The development and widespread use of prenatal diagnostic techniques has allowed physicians to identify birth defects well before the expected date of delivery. Screening for neural tube defects using maternal serum alpha-fetoprotein levels and identification of Down syndrome through amniocentesis are now regular parts of obstetric practice. High-resolution ultrasound and fetal echocardiography permit the diagnosis of a wide range of anomalies from major defects such as skeletal dysplasias, diaphragmatic hernia, gastroschisis, and hypoplastic left heart to more subtle problems such as urinary tract dilations and choroid plexus cysts. 1–4 Advances in three-dimensional ultrasound and fetal magnetic resonance imaging are improving the ability to visualize conditions such as cleft lip, club foot, syndactyly, and facial dysmorphisms as well as the finer characteristics of major defects identified first by two-dimensional ultrasound. 5,6 As a result of these advances, women may now be offered a choice of options in the management of affected pregnancies, including elective termination. The exercise of these options has significant implications for epidemiologic studies of birth defects.
Estimates of the prevalence of neural tube defects indicate that, in some populations, up to 50% of all pregnancies with any neural tube defect, and up to 80% of those with anencephaly, may be electively terminated after prenatal diagnosis. 7–9 Because such terminations may occur outside the in-patient hospital setting, studies of neural tube defects that ascertain defects only among infants born in hospitals systematically exclude these pregnancies. A variety of factors may influence whether a congenital defect is diagnosed prenatally and how an affected pregnancy is managed. These factors include patients’ and practitioners’ access to and use of prenatal diagnostic techniques; the sensitivity, specificity, and predictive value of the diagnostic techniques for specific defects; the skill of the provider using these techniques; the nature and perceived severity of the defect diagnosed; and the decisions made by individual women concerning pregnancy management. If one or a combination of these variables is associated with the risk factor of interest, the result of an epidemiologic study may be biased if electively terminated pregnancies are not included.
In this paper, we explore, using examples from the literature, the potential effect that excluding prenatally diagnosed and electively terminated pregnancies has on case-control studies of birth defects. Although the studies cited here examine neural tube defects, the conclusions are applicable to studies of any defect for which prenatal diagnosis and elective termination are realistic options.
Subjects and Methods
In classic case-control studies, odds ratios (ORs) are calculated as AD/BC, where
A = the number of exposed pregnancies with the defect,
B = the number of exposed pregnancies without the defect,
C = the number of unexposed pregnancies with the defect, and
D = the number of unexposed pregnancies without the defect.
In the presence of prenatal diagnosis and elective termination among affected pregnancies, ORs are calculated as AS1D/ BCS2, where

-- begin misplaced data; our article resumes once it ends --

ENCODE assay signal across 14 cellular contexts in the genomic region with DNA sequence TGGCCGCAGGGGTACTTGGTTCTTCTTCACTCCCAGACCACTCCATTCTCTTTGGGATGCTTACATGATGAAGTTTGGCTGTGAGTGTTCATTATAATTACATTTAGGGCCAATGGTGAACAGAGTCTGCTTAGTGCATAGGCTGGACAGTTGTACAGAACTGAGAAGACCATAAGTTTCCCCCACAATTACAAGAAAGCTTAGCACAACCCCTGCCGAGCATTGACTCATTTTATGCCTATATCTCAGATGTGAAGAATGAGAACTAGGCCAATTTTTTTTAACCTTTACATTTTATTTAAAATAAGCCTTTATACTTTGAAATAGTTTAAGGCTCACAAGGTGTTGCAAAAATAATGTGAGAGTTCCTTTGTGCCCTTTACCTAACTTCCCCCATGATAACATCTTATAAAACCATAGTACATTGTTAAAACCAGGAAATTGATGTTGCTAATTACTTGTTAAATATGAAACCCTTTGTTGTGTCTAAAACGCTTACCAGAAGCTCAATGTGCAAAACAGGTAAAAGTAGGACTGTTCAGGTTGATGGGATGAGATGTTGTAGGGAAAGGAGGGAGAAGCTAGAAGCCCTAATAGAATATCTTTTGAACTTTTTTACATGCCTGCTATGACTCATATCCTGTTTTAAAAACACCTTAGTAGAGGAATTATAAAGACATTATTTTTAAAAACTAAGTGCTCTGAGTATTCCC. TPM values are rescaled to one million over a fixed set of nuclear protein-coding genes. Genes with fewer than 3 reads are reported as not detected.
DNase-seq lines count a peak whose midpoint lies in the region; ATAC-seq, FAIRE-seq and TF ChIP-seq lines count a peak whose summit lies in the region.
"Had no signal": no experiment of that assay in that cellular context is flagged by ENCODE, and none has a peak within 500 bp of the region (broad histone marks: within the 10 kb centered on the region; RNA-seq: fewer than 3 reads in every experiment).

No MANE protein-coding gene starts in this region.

S1 = the percentage of exposed pregnancies with the defect that are not terminated,
S2 = the percentage of unexposed pregnancies with the defect that are not terminated,
AS1 = the number of exposed pregnancies with the defect that are not terminated, and
CS2 = the number of unexposed pregnancies with the defect that are not terminated.
The bias in the OR due to the exclusion of prenatally diagnosed and electively terminated pregnancies is calculated as S1/ S2.
The exclusion of prenatally diagnosed defects among electively terminated pregnancies will bias the risk estimate in a case-control study only if prenatal diagnosis followed by elective termination is related to both the risk factor and the birth defect being studied in one of three possible ways: (1) the risk factor of interest is not related to whether an affected pregnancy is terminated after prenatal diagnosis (S1 =S2), (2) the presence of the risk factor is associated with an increased likelihood that an affected pregnancy is terminated after prenatal diagnosis (S1 <S2), and (3) the presence of the risk factor is associated with a decreased likelihood that an affected pregnancy is terminated after prenatal diagnosis (S1 >S2). We assessed these relations using data from published and theoretical studies of neural tube defects.
To assess the bias when S1 =S2, we used data from the Atlanta Birth Defects Case Control Study from 1968 through 1980 10 evaluating the relation between multivitamin use by pregnant women and their risk of having a pregnancy affected by anencephaly. Infants used as control subjects in this study did not have birth defects. To calculate the potential effect of prenatal diagnosis and elective termination on this relation, we assumed that 59% of pregnancies with anencephaly were electively terminated and that this percentage did not change with multivitamin use. This estimate was taken from a study of the effect of prenatal diagnosis on neural tube defect rates on the data of the Metropolitan Atlanta Congenital Defects Program, an active surveillance system for birth defects in the same population, from 1990 through 1991. 7
To assess the bias when S1 <S2, we also used data from the Metropolitan Atlanta Congenital Defects Program for 1990–1991 7 to evaluate the effect of prenatal diagnosis and elective termination on the relation between race and the risk of having a pregnancy affected by anencephaly. In these data, 64% of pregnancies with anencephaly among white women were terminated compared with 38% of such pregnancies among black women. Because only affected infants are ascertained by the Metropolitan Atlanta Congenital Defects Program, the data on affected pregnancies were applied to a theoretical case-control study (N = 99), in which infants used as control subjects had the same racial distribution as the Atlanta population in 1990 and were assumed not to have birth defects.